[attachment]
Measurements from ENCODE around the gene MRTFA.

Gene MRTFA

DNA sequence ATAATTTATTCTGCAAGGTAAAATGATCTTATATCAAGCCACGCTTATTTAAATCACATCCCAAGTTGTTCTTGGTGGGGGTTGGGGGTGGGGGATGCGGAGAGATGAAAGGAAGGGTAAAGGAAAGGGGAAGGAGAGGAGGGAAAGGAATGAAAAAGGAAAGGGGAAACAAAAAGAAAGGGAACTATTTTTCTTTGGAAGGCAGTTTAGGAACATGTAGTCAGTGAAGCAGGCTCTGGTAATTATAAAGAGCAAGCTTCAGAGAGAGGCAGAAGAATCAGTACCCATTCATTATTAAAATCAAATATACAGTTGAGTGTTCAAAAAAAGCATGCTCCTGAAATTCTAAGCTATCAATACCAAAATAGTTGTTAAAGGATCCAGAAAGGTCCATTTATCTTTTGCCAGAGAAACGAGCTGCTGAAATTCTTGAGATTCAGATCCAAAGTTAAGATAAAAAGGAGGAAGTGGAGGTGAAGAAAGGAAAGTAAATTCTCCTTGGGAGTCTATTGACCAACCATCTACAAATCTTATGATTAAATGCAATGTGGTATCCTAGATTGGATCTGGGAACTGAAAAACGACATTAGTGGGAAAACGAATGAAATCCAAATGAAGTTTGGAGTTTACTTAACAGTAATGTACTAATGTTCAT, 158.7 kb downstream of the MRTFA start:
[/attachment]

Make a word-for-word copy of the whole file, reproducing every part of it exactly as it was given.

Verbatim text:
Measurements from ENCODE around the gene MRTFA.

Gene MRTFA

DNA sequence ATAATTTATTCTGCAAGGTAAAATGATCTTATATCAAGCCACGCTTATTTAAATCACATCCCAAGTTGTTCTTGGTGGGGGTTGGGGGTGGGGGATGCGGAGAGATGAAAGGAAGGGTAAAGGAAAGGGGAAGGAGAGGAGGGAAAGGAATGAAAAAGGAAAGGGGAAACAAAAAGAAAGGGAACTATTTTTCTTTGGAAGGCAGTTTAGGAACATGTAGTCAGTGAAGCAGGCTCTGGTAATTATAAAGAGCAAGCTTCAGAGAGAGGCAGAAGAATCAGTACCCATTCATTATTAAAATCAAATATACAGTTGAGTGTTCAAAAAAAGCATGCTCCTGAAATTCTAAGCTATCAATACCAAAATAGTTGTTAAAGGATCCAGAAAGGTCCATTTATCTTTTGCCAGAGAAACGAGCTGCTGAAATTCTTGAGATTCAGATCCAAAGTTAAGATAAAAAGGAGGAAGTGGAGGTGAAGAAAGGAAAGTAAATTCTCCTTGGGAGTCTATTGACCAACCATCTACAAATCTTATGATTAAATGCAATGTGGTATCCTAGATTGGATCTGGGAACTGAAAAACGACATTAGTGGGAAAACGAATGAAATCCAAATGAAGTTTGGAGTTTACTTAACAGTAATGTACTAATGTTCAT, 158.7 kb downstream of the MRTFA start: